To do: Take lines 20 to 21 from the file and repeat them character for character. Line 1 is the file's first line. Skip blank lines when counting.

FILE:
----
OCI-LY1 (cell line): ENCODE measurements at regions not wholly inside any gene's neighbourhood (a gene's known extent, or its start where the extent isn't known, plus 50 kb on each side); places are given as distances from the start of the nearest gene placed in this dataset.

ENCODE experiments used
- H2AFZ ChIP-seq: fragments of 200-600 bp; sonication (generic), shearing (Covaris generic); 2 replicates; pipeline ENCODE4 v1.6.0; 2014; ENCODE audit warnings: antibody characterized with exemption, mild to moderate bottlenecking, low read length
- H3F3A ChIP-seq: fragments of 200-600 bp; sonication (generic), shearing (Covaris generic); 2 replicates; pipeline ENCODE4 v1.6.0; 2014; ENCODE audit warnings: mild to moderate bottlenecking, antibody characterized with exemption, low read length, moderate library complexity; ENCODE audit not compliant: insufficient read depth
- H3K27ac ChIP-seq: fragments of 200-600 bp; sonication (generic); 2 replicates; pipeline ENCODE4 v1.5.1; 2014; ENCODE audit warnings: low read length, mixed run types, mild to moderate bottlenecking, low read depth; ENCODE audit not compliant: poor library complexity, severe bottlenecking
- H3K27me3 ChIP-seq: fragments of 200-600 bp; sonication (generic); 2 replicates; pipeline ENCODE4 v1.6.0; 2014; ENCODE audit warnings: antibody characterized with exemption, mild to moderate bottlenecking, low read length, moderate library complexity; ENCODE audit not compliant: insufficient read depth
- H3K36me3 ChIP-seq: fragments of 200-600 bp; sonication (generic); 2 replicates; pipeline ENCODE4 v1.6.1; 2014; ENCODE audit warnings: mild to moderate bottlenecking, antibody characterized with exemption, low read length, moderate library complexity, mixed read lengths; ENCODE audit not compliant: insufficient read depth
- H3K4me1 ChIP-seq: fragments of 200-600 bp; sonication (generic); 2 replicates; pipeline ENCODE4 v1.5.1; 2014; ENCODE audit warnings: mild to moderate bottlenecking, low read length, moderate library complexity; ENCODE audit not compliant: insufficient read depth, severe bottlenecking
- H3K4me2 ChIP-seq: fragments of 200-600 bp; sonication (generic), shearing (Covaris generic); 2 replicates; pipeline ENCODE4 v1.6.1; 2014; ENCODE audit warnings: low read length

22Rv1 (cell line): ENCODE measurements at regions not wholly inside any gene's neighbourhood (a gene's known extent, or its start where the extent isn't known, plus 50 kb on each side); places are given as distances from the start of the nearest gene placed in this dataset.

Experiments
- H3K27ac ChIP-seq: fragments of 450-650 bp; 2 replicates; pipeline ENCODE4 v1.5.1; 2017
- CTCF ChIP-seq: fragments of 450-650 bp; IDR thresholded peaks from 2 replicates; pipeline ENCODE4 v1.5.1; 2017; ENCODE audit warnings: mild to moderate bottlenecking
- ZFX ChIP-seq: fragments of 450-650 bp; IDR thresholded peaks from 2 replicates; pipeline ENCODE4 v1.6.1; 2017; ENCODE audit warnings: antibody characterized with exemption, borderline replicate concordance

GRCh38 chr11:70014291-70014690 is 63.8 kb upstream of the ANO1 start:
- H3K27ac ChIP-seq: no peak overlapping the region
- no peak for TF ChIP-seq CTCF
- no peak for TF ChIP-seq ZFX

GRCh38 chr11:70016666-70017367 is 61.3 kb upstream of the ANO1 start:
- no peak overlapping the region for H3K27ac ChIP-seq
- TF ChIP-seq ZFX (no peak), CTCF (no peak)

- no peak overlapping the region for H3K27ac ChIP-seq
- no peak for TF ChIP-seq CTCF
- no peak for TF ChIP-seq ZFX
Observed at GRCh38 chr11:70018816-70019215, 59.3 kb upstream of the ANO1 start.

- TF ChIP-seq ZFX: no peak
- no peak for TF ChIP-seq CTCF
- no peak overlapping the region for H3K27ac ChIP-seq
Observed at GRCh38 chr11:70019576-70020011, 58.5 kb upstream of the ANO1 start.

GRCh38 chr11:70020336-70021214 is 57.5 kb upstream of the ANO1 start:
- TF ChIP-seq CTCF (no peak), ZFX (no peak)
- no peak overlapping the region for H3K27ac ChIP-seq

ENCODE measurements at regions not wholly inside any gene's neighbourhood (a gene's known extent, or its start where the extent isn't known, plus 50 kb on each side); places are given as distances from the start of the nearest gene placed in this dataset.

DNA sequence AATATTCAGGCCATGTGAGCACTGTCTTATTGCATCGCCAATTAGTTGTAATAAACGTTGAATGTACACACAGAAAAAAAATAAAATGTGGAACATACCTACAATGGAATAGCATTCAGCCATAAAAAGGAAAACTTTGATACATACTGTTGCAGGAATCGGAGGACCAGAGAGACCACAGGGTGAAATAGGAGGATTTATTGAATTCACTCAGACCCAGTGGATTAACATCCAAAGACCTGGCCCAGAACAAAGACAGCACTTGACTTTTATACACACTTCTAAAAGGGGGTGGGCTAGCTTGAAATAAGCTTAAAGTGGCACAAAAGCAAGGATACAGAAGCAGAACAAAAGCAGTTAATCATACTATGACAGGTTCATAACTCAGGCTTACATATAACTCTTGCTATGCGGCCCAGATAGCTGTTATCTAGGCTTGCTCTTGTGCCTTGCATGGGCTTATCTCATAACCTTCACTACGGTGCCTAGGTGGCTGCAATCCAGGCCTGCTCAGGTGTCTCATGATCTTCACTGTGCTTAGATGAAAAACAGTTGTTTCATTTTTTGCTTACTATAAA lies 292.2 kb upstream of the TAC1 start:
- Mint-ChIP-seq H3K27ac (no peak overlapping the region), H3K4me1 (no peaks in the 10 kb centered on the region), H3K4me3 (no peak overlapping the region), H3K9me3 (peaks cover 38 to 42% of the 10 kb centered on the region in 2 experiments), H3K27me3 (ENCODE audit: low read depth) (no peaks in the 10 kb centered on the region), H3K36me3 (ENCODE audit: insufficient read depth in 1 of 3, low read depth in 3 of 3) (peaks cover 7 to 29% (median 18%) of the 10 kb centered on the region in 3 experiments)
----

- no peak overlapping the region for H3K27ac ChIP-seq
- TF ChIP-seq ZFX (no peak), CTCF (no peak)